Like setting a table, mastering long division, and knowing how to suppress a giggle during a church sermon, learning how to write a proper thank-you note is equal parts essential lesson and unbearable bane of any Southern child’s upbringing. Even as an adult, there are few tasks as daunting as staring down a pile of blank stationery, pen in hand. The gratitude is there, but so often the words won’t come.
But writing a thank-you note is a commandment for a reason, and nothing is more appreciated than a note of appreciation—yes, for gifts, but also after dinner parties, kind gestures from friends, and in the Alabama-born writer Helen Ellis’s case, even a particularly paramount dentist appointment.
I got married last spring and over the past year have become very well acquainted with my neighborhood Post Office drop-box. One thing I’ve learned in the interim: Everyone has an opinion about thank-you notes. I don’t claim to be an expert. I’m not going to tell you how to address your great-aunt’s next-door neighbor or advise on the best sign-off (but for what it’s worth, sincerely has always felt less than sincere to me). I’m not even going to take a stand on which occasions warrant the effort. But some people are sending thank-you texts, for crying out loud, so if you’re still licking envelopes, that’s enough for me.
In order to make thank-you note writing a little more bearable—dare I say even enjoyable—you have to reframe them. They are not a chore. You do not have to write them, despite the perceived weight of expectation. Your mother is no longer standing over your shoulder at the kitchen table making sure it gets done (although she may be on the other end of the telephone, reminding you that Susan-Down-The-Street wants to make sure her gift got there).
Rather, thank-you notes are an opportunity to tell someone how much they mean to you—and what a joy that is. How often do you get to thank your coworker for putting up with your sour Monday moods, your sixth-grade teacher for their patience, or your childhood best friend’s parents for hosting you for all those sleepovers?
Here are my three best tips for getting through your thank-you note list with as much enjoyment as possible.
1. Write from the heart.
I called my grandmother the other day, just as she was sitting down to write a thank-you note for a meal her neighbors left on her doorstep when she was sick. “I like the idea of writing these things,” she said to me. “But it’s just so hard to get the words right.”
I feel you, Nana.
But the good news: There is no right thing to say. Of course, there are plenty of wrong things to say, but as a polite and reasonable human, you probably won’t feel inclined to tell someone you returned their thoughtful-but-tacky gift immediately upon opening it, or that the pound cake they made was a tad too dry for your liking.
It may be counterintuitive, but in order to keep things authentic, I use a very loose thank-you note formula. No two end up identical, of course, but I’ve found them less daunting if I start with a roadmap. I begin each note by thanking the person for their gift (or gesture or hospitality or kindness. etc.), being as specific as possible. What have I cooked in the Instant Pot? Where does the flower vase sit in my house? How many times have I dreamed about that salad they made me and where might I be able to find the recipe? Then, I transition into thanking them more broadly—maybe for being a good friend, or for guiding me through a certain life stage, or for the levity their relationship adds to my day. I’ve found that once I get into this part of the note, the gratitude really starts to flow.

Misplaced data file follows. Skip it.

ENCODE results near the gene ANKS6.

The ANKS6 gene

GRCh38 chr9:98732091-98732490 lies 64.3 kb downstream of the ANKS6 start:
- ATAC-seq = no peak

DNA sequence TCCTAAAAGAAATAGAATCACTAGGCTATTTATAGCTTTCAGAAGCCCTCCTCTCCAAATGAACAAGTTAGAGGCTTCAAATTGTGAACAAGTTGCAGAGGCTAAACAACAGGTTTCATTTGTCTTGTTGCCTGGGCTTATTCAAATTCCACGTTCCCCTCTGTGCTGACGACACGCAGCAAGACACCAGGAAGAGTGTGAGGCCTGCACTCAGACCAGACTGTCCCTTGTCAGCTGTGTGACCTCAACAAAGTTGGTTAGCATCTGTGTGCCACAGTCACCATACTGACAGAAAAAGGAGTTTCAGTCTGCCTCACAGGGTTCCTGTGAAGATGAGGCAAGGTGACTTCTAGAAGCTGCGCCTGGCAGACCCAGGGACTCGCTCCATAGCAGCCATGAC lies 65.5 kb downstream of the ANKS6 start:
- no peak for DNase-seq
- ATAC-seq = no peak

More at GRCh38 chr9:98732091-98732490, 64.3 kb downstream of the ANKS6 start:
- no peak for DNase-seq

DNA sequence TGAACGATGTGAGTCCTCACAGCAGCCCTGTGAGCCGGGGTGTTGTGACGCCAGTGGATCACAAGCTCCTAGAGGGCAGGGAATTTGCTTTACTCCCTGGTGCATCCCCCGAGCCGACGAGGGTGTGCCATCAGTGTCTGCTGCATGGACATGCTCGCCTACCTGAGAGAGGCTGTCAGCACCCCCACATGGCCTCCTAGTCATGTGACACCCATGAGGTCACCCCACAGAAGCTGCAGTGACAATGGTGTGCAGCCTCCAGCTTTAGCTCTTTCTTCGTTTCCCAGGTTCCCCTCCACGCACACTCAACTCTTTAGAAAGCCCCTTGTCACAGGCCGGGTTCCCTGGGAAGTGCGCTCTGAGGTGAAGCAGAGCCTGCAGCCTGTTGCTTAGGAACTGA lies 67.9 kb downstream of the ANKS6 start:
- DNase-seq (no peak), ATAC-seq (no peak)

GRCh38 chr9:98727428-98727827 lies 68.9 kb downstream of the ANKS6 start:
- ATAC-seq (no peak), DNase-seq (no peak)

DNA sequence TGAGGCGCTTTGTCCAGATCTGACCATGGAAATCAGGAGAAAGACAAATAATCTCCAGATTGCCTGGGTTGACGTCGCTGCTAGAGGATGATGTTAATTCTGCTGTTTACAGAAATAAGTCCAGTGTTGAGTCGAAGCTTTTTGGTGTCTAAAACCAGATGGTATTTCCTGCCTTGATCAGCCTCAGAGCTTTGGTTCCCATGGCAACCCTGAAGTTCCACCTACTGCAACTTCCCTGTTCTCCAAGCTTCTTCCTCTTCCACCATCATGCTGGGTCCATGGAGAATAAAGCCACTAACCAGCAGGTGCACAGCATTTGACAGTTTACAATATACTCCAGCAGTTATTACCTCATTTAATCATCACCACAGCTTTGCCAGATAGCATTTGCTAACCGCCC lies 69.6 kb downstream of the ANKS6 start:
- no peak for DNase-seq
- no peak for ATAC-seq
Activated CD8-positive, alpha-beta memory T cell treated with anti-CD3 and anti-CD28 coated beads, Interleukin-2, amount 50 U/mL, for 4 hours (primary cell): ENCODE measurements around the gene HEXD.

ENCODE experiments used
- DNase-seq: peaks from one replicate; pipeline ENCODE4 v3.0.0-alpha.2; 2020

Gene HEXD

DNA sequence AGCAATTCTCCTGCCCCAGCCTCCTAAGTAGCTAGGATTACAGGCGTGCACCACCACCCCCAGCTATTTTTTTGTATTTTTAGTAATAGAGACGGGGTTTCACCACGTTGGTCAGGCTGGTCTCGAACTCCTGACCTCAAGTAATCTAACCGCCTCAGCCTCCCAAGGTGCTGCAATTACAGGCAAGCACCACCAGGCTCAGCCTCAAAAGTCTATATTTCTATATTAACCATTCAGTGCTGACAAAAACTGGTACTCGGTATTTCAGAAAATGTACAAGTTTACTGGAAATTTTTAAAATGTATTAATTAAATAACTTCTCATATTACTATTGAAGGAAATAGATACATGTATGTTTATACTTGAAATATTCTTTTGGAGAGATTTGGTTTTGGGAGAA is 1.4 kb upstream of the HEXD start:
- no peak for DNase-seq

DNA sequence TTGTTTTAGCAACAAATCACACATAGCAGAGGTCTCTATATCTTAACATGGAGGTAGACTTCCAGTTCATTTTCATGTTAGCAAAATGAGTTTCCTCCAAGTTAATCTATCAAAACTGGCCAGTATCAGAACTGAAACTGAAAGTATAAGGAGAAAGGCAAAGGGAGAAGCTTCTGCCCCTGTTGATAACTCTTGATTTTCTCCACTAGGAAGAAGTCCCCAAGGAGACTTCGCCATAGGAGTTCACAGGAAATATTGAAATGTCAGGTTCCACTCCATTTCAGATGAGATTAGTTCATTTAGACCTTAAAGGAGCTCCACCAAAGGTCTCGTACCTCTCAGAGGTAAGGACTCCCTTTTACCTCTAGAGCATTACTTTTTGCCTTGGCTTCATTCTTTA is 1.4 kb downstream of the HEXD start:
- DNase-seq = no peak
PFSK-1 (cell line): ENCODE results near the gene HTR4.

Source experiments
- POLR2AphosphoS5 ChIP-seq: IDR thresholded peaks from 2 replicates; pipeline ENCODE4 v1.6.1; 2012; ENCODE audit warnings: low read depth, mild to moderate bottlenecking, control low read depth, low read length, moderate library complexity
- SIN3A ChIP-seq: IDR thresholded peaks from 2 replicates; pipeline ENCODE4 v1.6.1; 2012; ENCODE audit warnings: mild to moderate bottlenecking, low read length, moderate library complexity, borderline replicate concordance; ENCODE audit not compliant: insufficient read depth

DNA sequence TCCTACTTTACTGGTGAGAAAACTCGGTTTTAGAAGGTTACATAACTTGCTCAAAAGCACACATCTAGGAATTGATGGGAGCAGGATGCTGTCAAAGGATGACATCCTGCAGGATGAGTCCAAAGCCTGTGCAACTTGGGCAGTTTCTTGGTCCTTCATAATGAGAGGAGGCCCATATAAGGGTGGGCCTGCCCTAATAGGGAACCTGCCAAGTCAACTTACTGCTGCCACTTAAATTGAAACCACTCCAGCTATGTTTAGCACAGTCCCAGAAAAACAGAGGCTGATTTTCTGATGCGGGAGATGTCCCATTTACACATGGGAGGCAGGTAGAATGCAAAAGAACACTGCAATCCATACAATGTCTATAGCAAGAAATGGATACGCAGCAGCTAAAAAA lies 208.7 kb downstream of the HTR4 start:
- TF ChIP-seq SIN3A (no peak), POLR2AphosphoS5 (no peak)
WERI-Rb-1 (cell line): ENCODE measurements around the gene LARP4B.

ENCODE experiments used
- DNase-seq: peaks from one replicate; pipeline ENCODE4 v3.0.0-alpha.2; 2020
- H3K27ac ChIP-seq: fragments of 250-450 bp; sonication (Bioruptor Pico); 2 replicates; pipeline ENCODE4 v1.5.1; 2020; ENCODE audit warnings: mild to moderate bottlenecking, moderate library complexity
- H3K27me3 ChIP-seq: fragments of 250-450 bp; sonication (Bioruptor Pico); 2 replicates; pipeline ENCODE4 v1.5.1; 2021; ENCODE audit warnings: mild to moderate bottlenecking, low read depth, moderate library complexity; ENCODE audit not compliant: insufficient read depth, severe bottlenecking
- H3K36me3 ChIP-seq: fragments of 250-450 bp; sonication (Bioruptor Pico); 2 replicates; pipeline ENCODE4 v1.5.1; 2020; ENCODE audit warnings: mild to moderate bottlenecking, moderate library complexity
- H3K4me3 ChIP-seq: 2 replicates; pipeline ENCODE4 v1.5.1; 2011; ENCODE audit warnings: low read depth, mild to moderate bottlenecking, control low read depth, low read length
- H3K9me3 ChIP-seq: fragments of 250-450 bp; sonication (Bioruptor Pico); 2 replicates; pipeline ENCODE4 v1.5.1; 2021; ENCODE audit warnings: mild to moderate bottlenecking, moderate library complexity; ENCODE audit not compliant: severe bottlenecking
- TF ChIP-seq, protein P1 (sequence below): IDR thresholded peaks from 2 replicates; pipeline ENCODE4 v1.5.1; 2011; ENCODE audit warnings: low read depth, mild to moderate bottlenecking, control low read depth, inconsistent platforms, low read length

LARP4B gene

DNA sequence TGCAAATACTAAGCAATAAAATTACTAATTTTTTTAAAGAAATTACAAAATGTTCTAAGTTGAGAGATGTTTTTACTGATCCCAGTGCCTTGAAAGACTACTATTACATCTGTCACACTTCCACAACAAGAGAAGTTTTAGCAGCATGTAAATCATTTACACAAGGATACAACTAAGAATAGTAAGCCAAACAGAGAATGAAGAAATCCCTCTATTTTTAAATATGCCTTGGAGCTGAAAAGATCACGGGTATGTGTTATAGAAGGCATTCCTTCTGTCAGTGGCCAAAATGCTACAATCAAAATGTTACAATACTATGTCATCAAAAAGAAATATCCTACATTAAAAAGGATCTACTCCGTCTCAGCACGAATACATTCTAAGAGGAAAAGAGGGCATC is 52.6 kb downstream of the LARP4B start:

2. It’s okay to be brief.
“Short and sweet” is a cliché for a reason. A thank you note is not a novel, nor does anyone want it to be.
My advice: Completely fill a small card. While lots of Southern makers craft beautiful paper goods worthy of framing, I keep a stash of monogrammed stationery from the “Baby & Kids” section on minted.com (which are both a tad smaller and cheaper than the adult stuff). Just be sure to customize the font, color, and wording so it doesn’t feel like an invitation to a baby shower.
Then get writing. If you just fill up the front, that’s fine, but I like to choose cards with a blank back just in case I have more to say. Once I get started, I typically do.
3. Be timely if you can. (But if you can’t be timely, be sincere.)
As a master procrastinator, this one is hard for me. I’ll often leave my box of stationery out in my living room as a reminder to keep chipping away at my list, but it can easily begin to blend into the landscape, becoming as much a part of the décor as the coffee table books.
Of course, the best plan of action is to buckle down and write them immediately. (Isn’t that always the best anti-procrastination advice?)
Luckily, in my experience on both ends of the note-sending-and-receiving pipeline, being sincere (see tip #1) can make up for a lack of urgency. If you’re going to be late, you might as well take your time and say what you really mean. And since we’re running with the clichés today, I do believe this is a case of better late than never. No matter how much time has passed, thanking someone for a gesture they made long ago will still brighten their day—and if you reframe it as an opportunity to express genuine gratitude, it just might brighten yours, too.